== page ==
One reason: until now, the standard technique for constructing a diagram of a neural circuit had changed little since the late 1800s, when Spanish anatomist Santiago Ramon e Cajal pioneered it. The technique essentially involves staining single neurons, identifying where axons and dendrites overlap, and marking those junctures as synapses.
A problem with this approach, Svoboda says, is that “there’s no functional context. You don’t really know whether or not and to what extent these neurons ‘synapse’ onto one another.” While electrical recording studies can measure activity across synaptic connections, Kleinfeld says optical imaging now makes it possible “to observe how different sensory and motor patterns sculpt and resculpt the connectivity.”
Some of the most cutting-edge work with light microscopy involves finding ways to identify neuronal function in a manner that is rational, quantifiable, and reproducible. The ultimate goal is to use different types of GFP-based indicators of neuronal function in various types of neurons in order to understand how they interconnect and influence one another.
“What you’re really after is to record something that tells you about the state of the neuron: is it sending an output signal or not; what are its input signals like; what is its sense of history?” says Kleinfeld. Each of these states can be understood by looking at specific physiological indicators that can now be visualized with optical imaging.
Josh Sanes, a neurobiologist and head of Harvard’s new Center for Systems Neuroscience, describes his dream scenario: “to label 10, 20, 30 different neuronal types with different colors, and do it such a way that when the neuron fires it would change color.” This would make it possible to track neural activity throughout the circuit, with different cell types and functional characteristics clearly demarcated. Then, individual cells or even genes could be turned off or on to understand their roles in the circuit.
Such studies are just beginning, and many technical hurdles remain. Still, Svoboda says, “We’ve made remarkable progress.” For example, his group has pioneered in vivo imaging of neurons over long periods, even months at a time, something that was “just a pipe dream 10 years ago.”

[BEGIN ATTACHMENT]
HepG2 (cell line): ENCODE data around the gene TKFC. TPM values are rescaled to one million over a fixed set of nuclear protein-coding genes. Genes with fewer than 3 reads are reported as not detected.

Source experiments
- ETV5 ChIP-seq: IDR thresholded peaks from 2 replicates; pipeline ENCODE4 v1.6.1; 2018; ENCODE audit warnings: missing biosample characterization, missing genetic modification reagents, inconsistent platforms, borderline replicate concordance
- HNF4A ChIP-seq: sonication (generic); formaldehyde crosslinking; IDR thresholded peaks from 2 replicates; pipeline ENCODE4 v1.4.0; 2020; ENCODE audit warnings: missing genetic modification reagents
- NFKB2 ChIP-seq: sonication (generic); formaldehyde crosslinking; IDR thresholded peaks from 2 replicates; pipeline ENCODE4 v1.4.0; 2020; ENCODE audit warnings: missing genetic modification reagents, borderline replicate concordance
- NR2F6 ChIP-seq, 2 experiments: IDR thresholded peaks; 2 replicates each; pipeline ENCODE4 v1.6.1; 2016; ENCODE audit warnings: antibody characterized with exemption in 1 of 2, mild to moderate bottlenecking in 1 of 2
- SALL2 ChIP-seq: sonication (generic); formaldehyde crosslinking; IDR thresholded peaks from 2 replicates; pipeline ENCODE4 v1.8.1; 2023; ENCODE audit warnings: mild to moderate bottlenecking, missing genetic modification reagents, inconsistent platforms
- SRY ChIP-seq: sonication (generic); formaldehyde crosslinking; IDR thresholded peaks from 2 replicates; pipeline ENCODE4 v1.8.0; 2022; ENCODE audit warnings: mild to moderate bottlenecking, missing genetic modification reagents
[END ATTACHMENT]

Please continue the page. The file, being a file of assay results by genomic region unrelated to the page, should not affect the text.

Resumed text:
Birth of Modern Imaging
Such advances were unimaginable back in the 1970s, when the advent of computerized tomography (CT) scanning marked the beginning of the modern era of neural imaging. “CT was a remarkable advance, because it was the first time you could look into the brain of a living person,” says Arthur Toga, who heads the Laboratory of Neuro Imaging at the University of California, Los Angeles.
Magnetic resonance imaging (MRI) and positron emission tomography (PET) followed CT. These powerful tools have enabled an unprecedented look not only at the brain’s anatomical structure, but also, in the case of PET and functional MRI (fMRI), at the patterns of brain activity that underlie mental functions and pathological states. Such “whole-brain” imaging modalities have transformed neuroscience research and are increasingly influencing the clinical practice of neurology, psychiatry, and neurosurgery.
PET and fMRI are the elder statesmen of neuroimaging. Not only have they become indispensable for basic research, but their capacity to show changes in oxygen and glucose metabolism indicative of neural activity has driven the burgeoning field of cognitive neuroscience, which seeks to understand higher-order brain functions and psychological states.
At the same time, new PET imaging agents—the radioisotopes that zero in on specific brain chemicals— have extended the uses of PET, making it possible to identify changes in dopamine receptors in Parkinson’s disease, for example.
In terms of clinical practice, neuroimaging has undoubtedly had the greatest impact on neurosurgery. Brain scans are routinely used presurgically and, increasingly, during surgery to identify critical brain structures that must be avoided in the operation and to guide the surgeon’s scalpel to a tumor or vascular occlusion. But imaging is also playing a greater role in neurology and psychiatry clinical practices.